I'm really not in the business of movie reviews, particularly not lack luster productions like this.... but there really was something I liked about it. I won't give too much away, but basically the movie centers around Jane Nichols(Katherine Heigl), a young woman who has such an agreeable personalty and is so giving of herself that she makes the perfect bridesmaid. In fact, she's been a bridesmaid 27 times! Meanwhile she's waiting on a Prince Charming groom of her own, and Jane is secretly in love with her boss. Even though she dotes on him and he appreciates her giving nature, he doesn't view her romantically. Well folks, chaos ensues when her little sister Tess (Malin Akerman) returns to town and her boss falls for her. A short while after, Jane finds herself preparing to be the bridesmaid yet again, this time as Tess marries the man of her dreams.

Now what really got me was the commentary this movie offered about the difference between falling in love with an idea and a person. Ultimately (and predictably, blah) she discovers that the man she felt was perfect for her all this time, her boss, was in fact not someone with whom she had any chemistry. Accordinlgy, the one quirky journalist who appears out of the blue determined to forge a path into her life becomes her sould mate. Go figure.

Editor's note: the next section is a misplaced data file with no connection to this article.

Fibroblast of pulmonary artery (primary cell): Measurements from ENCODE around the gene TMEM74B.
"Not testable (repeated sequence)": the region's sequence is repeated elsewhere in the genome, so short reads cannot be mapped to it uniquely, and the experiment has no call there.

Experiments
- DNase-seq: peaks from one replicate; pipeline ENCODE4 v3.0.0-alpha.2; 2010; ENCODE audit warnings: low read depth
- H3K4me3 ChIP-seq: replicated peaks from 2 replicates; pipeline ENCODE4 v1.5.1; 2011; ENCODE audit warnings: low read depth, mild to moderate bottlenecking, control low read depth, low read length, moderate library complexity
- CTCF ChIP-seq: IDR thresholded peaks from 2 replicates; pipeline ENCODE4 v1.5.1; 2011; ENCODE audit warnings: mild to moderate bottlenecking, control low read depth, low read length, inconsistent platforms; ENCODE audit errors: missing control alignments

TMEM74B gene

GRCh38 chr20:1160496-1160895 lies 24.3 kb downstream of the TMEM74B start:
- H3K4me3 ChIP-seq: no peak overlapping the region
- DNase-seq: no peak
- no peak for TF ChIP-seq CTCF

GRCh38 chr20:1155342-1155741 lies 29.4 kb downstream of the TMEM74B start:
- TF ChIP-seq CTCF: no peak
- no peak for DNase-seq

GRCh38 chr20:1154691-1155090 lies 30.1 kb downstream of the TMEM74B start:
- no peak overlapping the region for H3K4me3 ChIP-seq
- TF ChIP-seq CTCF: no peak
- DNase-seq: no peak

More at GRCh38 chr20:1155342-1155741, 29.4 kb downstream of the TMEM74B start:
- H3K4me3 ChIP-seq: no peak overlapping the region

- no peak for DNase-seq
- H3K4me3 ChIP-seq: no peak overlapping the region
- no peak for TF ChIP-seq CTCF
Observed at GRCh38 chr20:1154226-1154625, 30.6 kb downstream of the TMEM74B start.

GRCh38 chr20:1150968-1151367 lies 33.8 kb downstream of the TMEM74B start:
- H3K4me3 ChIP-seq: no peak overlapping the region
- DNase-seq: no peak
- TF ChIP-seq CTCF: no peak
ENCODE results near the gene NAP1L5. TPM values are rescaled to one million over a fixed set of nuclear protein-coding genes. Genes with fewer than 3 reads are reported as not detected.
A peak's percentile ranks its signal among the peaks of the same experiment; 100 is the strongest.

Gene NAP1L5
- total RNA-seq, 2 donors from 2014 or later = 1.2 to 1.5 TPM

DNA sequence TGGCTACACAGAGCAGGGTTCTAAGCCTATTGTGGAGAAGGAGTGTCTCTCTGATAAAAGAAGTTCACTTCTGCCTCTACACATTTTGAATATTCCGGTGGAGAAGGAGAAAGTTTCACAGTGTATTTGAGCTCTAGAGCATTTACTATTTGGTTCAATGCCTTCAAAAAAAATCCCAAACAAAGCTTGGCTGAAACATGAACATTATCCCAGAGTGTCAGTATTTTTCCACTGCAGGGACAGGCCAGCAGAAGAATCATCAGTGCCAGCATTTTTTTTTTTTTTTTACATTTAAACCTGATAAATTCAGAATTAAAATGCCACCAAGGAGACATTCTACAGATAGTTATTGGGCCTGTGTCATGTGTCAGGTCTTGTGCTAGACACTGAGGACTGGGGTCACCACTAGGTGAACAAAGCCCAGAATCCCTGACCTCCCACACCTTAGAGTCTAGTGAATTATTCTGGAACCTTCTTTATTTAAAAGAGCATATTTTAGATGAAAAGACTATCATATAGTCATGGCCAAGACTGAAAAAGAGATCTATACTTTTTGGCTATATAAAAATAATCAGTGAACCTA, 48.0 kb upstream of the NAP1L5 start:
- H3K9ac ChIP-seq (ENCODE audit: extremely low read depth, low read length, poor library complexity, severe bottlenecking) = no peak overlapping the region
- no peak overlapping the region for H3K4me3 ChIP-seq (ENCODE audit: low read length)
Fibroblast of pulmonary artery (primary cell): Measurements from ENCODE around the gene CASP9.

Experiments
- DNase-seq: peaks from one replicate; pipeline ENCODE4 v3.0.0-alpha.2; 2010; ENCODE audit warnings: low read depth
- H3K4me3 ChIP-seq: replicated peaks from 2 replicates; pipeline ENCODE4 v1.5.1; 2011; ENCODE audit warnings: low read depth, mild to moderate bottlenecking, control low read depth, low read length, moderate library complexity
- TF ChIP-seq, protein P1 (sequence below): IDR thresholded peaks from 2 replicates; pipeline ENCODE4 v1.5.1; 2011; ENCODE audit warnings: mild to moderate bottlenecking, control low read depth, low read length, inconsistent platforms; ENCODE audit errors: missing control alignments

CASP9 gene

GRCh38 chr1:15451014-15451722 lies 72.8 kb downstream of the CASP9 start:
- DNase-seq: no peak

Many of us are walking around, searching for the love under the pretense that we know who our ideal is but truthfully, love is illogical. So many things don't make sense. We fall for the hype about compatibility, but nothing creates passion like two people who are inherently different characters. As women, we worry about saying the right things, and controlling our emotions, and appearing completely normal. But again, so often a man will fall in love with us because of that one uncontrolable idiosyncracy.

To know love is to know that it can never be fully known. Like God, it works in mysterious ways. Perhaps it's not accurate to think that we can fall in love, because then so many of us purposefully walk, shoes untied, hoping to trip ourselves into it. Nope. We don't fall in love. Love falls on us.

Flyness and Funk,


And, the last song played in the movie was "Love has Fallen on Me" by Chaka Khan and it is one of my favorite songs. I was so happy to see this oldie but goodie resurrected on the silver screen. I decided to post it. Listen to the lyrics and you'll know why I love it! (In this medley she starts with 'Clouds'. 'Love' begins at 3:10)

Monday, March 24, 2008

SPOTLIGHT: Boondocks, "The Uncle Ruckus Reality Show" (Banned)

This show was also banned from being aired on the Adult Swim Channel. This is the Boondocks' second commentary on BET and centers around a reality show being made about about a wayward Black man who hates Black people.
"We air this shit because we hate Black People!"